Model Adwoa Aboah turned into Barbie doll to celebrate International Women’s Day

' I hope we can inspire girls to try to change the world around them'

Sarah Young
Wednesday 06 March 2019 13:21 GMT
Barbie honours model Adwoa Aboah with doll in her likeness

Adwoa Aboah has been made into a Barbie to celebrate International Women’s Day (8 March).

Toy company Mattel has honoured the British activist and model with a one-of-a-kind “Shero” doll in her likeness to highlight the potential in every young girl.

In a bid to close the Dream Gap (a phenomenon that refers to the combination of barriers that impede girls from achieving their dreams or reaching their full potential), the brand says it is working with female role models to focus on diversity and inclusivity.

“I want to help close the Dream Gap, so that girls don’t have to question if they are smart or brave, and have no limits placed on their capabilities by society,” said Aboah.

Aboah was selected by Mattel in part due to using her platform to empower young women by founding Gurls Talk in 2015 – an online community where young women can discuss issues such as mental health, education and relationships.

“I’m passionate about encouraging girls to be anything they want to be, and I’m honoured to be a Barbie Shero,” said Aboah.

“I believe by working together we can encourage girls to find their authentic voices and that we can have an impact on the world for the next generation of girls.

“Through my work with Gurls Talk and partnership with Barbie, I hope we can inspire girls to try to change the world around them, through acts big or small.”

The doll's first outfit is a replica of the one Adwoa Aboah wore to the Fashion Awards in 2017 (Mattel)

Aboah’s doll comes with two looks that represent both fashion and activism.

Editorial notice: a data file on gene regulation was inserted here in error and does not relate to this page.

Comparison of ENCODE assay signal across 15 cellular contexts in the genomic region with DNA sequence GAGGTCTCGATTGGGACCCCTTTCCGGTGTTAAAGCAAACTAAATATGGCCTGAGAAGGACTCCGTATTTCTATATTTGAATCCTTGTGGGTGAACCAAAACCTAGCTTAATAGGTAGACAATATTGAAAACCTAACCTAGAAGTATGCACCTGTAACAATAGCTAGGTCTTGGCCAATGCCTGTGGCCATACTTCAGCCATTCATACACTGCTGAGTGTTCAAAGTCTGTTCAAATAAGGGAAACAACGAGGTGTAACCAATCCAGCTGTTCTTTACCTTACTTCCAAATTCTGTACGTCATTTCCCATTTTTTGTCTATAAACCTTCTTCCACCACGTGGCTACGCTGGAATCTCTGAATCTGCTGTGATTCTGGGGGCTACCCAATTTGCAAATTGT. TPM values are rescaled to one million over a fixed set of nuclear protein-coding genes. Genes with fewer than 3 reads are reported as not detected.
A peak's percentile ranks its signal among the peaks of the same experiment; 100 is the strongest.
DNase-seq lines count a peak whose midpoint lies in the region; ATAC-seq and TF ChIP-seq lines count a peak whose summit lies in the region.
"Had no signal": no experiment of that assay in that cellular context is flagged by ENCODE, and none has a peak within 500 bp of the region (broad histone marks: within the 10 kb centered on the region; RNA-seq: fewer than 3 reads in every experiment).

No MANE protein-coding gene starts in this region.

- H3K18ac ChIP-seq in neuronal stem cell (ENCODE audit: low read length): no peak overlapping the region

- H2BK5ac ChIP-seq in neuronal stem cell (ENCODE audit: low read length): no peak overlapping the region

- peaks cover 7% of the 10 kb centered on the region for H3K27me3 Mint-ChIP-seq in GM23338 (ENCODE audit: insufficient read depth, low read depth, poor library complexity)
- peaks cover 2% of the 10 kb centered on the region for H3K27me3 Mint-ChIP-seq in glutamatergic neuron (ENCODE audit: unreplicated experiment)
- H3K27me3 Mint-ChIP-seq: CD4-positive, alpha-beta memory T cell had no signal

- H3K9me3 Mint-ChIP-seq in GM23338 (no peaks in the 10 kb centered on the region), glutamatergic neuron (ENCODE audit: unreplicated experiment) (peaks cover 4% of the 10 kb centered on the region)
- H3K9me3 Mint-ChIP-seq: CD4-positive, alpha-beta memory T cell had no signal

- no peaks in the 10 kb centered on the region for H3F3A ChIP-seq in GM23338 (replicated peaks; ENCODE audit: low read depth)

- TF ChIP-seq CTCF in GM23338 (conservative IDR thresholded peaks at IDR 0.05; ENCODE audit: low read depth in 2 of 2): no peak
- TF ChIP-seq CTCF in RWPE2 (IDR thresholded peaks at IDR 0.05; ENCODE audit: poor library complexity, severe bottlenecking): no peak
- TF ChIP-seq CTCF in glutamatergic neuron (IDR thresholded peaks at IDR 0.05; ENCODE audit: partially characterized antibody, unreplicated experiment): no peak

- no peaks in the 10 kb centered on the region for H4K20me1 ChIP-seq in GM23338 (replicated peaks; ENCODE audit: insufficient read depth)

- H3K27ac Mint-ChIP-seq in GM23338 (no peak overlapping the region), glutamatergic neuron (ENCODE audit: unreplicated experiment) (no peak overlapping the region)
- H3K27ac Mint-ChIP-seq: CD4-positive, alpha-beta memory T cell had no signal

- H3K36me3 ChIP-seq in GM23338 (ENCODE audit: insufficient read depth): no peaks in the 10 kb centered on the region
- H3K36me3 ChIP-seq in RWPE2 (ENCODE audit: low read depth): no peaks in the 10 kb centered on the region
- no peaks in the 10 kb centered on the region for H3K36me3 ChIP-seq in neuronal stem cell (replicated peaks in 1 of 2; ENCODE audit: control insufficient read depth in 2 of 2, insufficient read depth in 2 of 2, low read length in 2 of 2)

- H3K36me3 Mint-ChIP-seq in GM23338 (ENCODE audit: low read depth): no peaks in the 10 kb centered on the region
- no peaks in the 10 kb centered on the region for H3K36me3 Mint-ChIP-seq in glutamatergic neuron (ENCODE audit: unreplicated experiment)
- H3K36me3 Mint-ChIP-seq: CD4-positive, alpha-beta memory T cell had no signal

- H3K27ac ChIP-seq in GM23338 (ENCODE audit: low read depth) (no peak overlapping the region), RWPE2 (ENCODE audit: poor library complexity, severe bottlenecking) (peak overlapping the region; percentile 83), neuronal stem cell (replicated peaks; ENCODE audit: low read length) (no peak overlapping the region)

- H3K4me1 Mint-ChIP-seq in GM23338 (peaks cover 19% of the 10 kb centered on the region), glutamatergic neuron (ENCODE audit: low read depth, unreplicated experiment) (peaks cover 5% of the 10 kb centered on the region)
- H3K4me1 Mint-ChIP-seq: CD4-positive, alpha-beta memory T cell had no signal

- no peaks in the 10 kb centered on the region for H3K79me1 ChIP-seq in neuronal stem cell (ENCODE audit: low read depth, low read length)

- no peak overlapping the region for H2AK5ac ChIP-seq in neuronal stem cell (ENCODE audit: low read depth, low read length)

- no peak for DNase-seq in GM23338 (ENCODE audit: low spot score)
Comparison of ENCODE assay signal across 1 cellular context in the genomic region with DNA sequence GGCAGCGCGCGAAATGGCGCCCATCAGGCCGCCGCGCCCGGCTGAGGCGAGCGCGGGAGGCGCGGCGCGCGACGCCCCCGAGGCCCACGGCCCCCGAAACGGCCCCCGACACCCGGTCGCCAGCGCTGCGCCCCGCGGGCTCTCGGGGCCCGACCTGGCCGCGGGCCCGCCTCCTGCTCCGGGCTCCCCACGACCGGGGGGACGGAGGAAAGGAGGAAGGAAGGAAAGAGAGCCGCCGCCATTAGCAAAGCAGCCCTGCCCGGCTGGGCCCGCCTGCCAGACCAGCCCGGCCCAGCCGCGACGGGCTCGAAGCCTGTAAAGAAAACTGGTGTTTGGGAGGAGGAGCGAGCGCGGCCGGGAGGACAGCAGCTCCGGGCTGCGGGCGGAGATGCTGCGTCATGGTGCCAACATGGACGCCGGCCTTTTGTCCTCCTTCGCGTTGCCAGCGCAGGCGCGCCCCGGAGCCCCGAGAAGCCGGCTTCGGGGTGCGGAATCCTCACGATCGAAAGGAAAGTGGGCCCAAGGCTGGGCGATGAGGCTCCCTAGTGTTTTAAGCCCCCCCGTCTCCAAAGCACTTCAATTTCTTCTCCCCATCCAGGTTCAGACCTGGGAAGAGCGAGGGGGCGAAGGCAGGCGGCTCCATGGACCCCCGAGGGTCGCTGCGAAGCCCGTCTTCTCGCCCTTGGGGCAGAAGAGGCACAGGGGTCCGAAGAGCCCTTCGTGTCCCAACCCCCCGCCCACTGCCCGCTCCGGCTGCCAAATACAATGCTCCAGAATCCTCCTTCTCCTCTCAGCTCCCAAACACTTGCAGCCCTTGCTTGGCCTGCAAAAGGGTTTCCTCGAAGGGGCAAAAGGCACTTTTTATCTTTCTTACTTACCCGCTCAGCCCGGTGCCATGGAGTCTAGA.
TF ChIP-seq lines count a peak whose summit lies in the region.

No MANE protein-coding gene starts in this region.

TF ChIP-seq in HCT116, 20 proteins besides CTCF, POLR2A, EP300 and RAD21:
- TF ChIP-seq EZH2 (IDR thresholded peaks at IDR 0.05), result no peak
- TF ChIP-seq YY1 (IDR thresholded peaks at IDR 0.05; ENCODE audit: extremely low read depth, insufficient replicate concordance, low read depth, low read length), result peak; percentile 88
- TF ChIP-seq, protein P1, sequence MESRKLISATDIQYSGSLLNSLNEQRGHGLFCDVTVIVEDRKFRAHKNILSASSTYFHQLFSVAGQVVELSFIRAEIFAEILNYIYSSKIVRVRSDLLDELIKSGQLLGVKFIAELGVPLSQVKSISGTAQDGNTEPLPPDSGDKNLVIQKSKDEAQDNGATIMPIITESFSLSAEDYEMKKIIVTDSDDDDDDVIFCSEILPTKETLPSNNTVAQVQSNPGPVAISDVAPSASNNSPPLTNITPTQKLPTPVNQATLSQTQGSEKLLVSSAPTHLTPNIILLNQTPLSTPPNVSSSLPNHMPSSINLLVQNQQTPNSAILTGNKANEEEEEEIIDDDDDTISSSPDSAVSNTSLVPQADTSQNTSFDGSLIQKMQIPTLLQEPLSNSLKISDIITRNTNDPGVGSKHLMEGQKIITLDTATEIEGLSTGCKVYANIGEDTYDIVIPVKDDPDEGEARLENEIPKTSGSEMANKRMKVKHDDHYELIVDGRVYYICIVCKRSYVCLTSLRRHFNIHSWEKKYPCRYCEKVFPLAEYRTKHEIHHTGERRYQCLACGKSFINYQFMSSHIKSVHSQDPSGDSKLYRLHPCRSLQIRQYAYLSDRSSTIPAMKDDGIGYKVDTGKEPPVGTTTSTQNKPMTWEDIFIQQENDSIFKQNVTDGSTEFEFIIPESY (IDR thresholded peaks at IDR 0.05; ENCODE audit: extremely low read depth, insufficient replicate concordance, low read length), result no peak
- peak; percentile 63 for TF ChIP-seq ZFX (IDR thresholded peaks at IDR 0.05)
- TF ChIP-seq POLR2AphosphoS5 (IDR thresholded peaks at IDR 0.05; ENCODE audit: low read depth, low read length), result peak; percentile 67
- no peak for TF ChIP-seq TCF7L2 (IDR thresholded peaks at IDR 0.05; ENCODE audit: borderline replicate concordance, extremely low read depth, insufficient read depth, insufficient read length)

The first outfit is based on the look she wore when accepting the British Fashion Council Model of the Year 2017 Award – a Halpern dress, Stephen Jones turban and Christian Louboutin platform sandals.

Adwoa Aboah was chosen in part for founding Gurls Talk in 2015 (Mattel)

The second outfit comprises of a Gurls Talk T-shirt and leopard print skirt.

“I love that Barbie offers so much choice now, but to see my own doll that has my freckled skin, skin colour, shaved head and my tattoos is so meaningful to me,” said Aboah.

The model said it is "meaningful" to see a Barbie with her skin colour, freckles, shaved head and tattoos (Mattel)

For decades, Barbie received criticism for giving young girls an unrealistic idea of what the female body should look like. However, the brand has made strides in recent years to reflect a broader view of beauty with dolls that feature different body and hair types, and abilities.

The model and activist has been honoured by toy company Mattel alongside 20 other women – from scientists and chefs to journalists – who actively inspire the next generation.

The full line-up of Barbie’s 2019 "Sheroes" is:

  • Adwoah Aboah, Activist and model, UK
  • Yara Shahidi, Actor, model and activist, US
  • Naomi Osaka, Tennis player, US
  • Kelsea Ballerini, Singer and songwriter, US
  • Kristina Vogel, Cycling champion, Germany
  • Dipa Karmakar, Gymanstics champion, India
  • Chen Man, Visual artist, China
  • Melodie Robinson, Sports journalist and presenter, New Zealand
  • Karla Wheelock, Mountaineer, writer and lecturer, Mexico
  • Tessa Virtue, Ice skater, Canada
  • Lisa Azuelos, Director, France
  • Eleni Antoniadou, Nasa scientist, Greece
  • Rosanna Marziale, Chef, Italy
  • Ita Buttrose, AO, OBE, journalist and editor, Australia
  • Tetsuko Kuroyanagi, Actor, talk show host and author, Japan
  • Mariana Costa, Entrepreneur and activist, Peru
  • Iwona Blecharczyk, Professional truck driver, Poland
  • Gulse Birsel, Columnist, screenwriter and actor, Turkey
  • Maya Gabeira, Big-wave surger, Brazil
  • Lyasan Utiasheva, TV show host and rhythmic gymnastics champion, Russia

As the brand marks Barbie’s 60th anniversary, it has announced that it will be building on the Barbie Dream Gap Project that launches last year.

Its efforts will include spotlighting relevant female role models and dedicating resources to like-minded organisations in support of closing the Dream Gap and levelling the playing field for girls.

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